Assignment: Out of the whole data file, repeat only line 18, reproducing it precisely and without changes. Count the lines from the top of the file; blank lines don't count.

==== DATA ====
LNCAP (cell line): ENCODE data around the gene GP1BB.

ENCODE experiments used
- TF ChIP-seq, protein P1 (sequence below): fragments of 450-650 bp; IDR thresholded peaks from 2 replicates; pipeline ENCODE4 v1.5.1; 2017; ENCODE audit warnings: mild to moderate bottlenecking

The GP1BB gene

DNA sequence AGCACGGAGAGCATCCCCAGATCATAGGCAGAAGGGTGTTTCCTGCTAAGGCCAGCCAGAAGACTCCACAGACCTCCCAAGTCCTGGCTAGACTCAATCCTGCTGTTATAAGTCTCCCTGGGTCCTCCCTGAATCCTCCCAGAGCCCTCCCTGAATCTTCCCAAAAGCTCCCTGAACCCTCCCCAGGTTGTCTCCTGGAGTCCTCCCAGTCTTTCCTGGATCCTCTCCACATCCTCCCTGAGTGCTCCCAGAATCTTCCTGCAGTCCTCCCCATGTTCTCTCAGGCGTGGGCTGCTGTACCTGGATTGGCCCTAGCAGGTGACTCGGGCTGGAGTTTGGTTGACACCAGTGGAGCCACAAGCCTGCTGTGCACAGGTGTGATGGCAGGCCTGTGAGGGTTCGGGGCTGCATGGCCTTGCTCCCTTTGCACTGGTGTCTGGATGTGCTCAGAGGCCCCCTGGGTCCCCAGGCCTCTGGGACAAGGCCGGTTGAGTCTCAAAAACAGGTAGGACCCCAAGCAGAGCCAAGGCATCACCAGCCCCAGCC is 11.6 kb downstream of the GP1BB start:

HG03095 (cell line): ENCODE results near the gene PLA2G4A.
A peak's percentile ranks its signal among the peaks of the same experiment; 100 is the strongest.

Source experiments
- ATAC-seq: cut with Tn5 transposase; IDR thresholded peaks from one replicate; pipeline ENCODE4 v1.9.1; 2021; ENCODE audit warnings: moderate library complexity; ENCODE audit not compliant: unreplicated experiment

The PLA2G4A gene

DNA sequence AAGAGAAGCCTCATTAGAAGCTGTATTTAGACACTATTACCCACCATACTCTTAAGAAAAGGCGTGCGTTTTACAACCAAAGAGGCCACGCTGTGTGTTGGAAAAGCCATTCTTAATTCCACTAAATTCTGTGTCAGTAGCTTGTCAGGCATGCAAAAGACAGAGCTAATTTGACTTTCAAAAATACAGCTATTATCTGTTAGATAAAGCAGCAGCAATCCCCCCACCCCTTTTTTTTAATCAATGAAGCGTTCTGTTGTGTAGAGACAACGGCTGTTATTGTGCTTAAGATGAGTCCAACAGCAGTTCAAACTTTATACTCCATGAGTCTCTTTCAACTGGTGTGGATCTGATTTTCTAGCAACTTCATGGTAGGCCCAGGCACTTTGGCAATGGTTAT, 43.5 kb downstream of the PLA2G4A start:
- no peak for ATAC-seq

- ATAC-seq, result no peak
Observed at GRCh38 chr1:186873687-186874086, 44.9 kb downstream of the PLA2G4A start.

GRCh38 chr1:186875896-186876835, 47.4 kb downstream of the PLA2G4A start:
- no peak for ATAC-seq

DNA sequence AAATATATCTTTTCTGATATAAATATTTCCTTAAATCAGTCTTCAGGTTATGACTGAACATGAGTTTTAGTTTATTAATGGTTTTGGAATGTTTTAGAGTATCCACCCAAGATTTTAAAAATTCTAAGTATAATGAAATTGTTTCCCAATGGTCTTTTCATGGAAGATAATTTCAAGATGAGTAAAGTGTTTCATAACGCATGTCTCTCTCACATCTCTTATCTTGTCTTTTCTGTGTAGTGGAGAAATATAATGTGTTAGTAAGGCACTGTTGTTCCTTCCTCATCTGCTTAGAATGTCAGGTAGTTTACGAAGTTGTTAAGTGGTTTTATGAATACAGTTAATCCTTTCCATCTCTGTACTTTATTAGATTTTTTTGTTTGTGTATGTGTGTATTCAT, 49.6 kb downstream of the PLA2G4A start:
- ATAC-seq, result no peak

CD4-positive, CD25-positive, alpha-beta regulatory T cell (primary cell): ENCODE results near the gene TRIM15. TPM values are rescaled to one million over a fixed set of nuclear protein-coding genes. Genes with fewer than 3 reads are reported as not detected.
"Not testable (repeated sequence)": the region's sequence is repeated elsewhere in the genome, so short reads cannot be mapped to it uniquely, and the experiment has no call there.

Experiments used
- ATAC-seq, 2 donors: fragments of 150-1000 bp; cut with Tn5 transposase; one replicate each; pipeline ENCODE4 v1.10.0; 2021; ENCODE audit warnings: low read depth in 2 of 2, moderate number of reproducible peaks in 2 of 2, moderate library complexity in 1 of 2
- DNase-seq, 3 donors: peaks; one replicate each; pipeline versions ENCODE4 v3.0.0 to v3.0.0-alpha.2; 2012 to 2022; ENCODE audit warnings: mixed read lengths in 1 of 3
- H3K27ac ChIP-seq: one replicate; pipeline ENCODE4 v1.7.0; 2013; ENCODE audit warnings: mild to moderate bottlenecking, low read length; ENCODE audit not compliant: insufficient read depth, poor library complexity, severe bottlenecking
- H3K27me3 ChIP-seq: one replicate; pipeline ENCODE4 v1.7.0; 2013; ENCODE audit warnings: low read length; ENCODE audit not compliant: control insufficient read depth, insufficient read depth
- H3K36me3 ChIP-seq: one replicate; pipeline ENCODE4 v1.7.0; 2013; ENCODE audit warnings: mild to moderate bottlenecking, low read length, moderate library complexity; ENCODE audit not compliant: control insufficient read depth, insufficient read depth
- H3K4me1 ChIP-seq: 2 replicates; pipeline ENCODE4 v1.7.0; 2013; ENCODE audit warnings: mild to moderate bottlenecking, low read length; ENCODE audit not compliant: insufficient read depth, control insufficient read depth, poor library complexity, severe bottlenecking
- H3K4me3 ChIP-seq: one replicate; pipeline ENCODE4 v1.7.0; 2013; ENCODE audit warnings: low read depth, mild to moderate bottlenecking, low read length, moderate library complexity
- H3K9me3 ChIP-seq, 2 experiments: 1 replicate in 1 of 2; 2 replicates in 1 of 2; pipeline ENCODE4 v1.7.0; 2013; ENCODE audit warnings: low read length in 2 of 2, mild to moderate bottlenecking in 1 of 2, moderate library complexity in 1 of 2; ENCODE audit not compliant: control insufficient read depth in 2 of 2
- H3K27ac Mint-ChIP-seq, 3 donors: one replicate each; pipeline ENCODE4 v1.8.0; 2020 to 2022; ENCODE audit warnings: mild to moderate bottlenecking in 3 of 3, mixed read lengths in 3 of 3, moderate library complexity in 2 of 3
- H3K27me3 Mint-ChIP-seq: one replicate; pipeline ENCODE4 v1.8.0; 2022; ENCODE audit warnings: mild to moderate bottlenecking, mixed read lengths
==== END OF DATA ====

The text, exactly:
- ATAC-seq, result no peak